UQ joins forces with UN Office on Drugs and Crime to tackle wildlife and forest crime

26 Nov 2018
The University of Queensland Law School is partnering with the United Nations Office on Drugs and Crime (UNODC) to develop university modules on wildlife, forest, and fisheries crime.
UQ Law students
Rear (left to right): Jack Fuller, Rory McFadden, Jack Purtill, Andreas Schloenhardt, Joseph Lelliott. Front: Ellie Conroy, Larissa Zeil-Rolfe, Madeleine Pitman

The project, in collaboration with the University of Vienna and the University of Zurich, will contribute to UNODC’s ‘Education for Justice’ (E4J) initiative to prevent crime and teach primary, secondary and tertiary students to better understand and address problems that can undermine the rule of law.

UQ Law School’s Professor Dr Andreas Schloenhardt said the international team of staff and students would develop modules on the criminology, international frameworks and criminal justice responses to wildlife and forest crime.

“Despite the actual and potential scale and consequences, trafficking in fauna and flora often remains overlooked and poorly understood,” Dr Schloenhardt said.

“Wildlife and forest crime threatens the existence of many plant and animal species, and the more endangered a species becomes, the more the commercial value increases for the remaining specimen.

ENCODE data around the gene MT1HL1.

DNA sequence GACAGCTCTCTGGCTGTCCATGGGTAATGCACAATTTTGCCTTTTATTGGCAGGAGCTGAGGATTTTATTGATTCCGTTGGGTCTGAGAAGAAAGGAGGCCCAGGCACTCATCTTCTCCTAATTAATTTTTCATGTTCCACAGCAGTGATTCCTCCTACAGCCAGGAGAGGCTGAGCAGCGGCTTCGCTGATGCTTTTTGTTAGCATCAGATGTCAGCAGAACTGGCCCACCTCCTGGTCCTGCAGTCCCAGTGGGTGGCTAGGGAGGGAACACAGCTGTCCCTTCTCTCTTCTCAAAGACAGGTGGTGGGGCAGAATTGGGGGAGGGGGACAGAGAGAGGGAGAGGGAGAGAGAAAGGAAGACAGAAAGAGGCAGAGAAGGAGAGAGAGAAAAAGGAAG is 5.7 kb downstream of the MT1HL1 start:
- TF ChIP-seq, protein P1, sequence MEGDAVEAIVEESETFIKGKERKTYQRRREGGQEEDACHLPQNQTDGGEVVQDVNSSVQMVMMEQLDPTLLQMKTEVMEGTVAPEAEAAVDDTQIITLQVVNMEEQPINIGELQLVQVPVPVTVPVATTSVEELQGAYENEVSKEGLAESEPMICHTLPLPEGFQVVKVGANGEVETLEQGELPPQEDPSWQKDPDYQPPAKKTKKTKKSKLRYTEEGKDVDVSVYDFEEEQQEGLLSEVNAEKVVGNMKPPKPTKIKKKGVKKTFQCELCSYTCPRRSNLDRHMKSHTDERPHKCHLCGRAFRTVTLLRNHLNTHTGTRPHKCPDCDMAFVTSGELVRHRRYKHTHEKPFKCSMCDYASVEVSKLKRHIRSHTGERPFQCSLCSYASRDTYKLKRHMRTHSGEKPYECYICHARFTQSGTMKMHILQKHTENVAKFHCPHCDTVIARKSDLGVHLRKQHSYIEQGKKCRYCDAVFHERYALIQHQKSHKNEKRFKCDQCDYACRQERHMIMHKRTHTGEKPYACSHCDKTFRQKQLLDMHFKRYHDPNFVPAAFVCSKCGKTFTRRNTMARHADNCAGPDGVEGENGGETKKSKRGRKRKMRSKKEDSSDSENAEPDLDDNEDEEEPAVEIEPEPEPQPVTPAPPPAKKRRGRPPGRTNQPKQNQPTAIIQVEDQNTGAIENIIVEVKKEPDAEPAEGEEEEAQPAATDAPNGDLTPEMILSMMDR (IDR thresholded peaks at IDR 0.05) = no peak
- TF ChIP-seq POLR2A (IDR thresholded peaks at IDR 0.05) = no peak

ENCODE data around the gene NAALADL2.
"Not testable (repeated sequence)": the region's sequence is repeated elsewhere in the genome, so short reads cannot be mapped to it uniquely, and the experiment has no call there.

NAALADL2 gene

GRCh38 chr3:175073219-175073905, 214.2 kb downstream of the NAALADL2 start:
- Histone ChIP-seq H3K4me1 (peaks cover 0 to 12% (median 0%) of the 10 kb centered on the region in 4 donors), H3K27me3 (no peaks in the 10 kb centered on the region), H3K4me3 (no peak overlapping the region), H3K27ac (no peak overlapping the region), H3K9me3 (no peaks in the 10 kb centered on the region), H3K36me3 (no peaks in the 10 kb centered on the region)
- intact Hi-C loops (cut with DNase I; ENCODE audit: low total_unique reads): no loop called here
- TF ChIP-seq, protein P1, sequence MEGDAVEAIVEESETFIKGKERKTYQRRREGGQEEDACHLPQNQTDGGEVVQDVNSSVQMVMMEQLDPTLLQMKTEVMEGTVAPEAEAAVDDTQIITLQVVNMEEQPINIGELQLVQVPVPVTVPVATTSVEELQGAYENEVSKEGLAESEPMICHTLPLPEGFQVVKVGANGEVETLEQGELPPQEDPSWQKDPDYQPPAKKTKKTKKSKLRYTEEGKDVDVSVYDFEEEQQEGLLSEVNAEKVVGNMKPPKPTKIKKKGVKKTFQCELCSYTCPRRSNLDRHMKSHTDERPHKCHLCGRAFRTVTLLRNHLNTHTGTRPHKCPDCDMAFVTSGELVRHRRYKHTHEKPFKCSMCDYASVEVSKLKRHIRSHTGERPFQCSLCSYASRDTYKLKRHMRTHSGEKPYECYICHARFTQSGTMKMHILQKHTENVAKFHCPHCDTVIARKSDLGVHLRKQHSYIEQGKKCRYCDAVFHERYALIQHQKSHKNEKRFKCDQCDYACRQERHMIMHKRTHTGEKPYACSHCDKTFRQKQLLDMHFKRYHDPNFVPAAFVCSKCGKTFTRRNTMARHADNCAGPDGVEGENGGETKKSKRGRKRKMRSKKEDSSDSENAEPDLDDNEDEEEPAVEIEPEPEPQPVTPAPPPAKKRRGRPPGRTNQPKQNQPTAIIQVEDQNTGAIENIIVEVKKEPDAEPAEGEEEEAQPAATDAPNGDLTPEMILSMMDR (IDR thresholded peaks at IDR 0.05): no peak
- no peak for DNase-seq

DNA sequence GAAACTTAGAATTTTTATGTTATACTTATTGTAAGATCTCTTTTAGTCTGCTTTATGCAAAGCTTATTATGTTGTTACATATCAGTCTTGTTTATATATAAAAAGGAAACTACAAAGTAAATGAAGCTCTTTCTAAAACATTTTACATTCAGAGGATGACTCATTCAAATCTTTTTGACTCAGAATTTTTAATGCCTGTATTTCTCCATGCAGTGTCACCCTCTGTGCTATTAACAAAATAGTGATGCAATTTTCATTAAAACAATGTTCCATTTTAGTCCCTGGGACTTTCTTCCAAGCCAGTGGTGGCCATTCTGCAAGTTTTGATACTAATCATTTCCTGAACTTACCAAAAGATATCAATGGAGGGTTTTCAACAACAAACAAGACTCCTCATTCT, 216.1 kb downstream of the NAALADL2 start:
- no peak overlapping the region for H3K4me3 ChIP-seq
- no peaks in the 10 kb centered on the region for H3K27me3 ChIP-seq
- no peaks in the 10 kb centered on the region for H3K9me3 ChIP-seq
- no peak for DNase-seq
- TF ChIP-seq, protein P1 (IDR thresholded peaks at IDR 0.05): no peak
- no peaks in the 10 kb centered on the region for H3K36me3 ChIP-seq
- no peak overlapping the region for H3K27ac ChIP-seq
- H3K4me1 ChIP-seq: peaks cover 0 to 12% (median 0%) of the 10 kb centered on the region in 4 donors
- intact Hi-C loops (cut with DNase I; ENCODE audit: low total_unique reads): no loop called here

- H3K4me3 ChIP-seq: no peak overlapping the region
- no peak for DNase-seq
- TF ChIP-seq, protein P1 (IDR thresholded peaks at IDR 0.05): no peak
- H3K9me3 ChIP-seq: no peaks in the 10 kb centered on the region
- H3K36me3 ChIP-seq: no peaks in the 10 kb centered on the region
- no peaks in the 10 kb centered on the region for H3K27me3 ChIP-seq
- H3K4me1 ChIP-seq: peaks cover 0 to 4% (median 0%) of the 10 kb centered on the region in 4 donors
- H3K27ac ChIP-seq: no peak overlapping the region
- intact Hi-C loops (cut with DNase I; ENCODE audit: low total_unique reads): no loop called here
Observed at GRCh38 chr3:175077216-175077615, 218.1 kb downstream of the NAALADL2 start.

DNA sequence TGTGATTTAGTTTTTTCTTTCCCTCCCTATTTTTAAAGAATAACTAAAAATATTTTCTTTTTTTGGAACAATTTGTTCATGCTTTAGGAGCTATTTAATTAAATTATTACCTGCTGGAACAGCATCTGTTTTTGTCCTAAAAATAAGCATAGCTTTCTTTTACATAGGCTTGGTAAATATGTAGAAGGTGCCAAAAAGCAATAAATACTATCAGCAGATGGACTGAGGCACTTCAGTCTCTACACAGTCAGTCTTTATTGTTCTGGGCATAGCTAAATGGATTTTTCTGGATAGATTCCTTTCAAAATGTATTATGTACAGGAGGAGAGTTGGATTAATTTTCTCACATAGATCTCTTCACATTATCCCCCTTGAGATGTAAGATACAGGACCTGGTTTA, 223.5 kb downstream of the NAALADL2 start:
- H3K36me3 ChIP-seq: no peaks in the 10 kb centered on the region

“This increases incentives for further illegal activities.

“However, combating the illegal trade in wildlife, animal parts, and plants is not presently a priority in many countries.”

The university modules will be disseminated globally through the UNODC’s E4J initiative.

Nineteen students from the UQ Law School, the University of Vienna, and the University of Zurich will conduct research on wildlife and forest crime to help shape the modules.  

The students will come together in Vienna in February 2019 to present and discuss their research projects and to test the learning modules with UNODC.

This initiative is offered to UQ law students as part of a new elective course on Transnational Organised Crime.

“This project enhances students’ career opportunities by enabling them to engage in inquiry-based learning, international collaboration and contribute to an area of imminent concern to policy makers, legislators, and industry,” Dr Schloenhardt said.

UQ law student Rory McFadden said the course was an eye-opening experience.

“Being part of this project gives me a global learning experience and an opportunity to conduct independent research, present in front of an academic audience and publish my findings in an edited book,” Ms McFadden said.

The modules will also be presented at an international conference in Vienna in April 2019 and the research findings will be published mid-year. 

In 2019-2020 the focus of the ‘Transnational Organised Crime’ elective will be on ‘organised crime, gambling, and criminal law’. 

Media: Dr Andreas Schloenhardt, a.schloenhardt@uq.edu.au, or Communications, Caroline Enright, media@law.uq.edu.au or +61 7 3443 1321.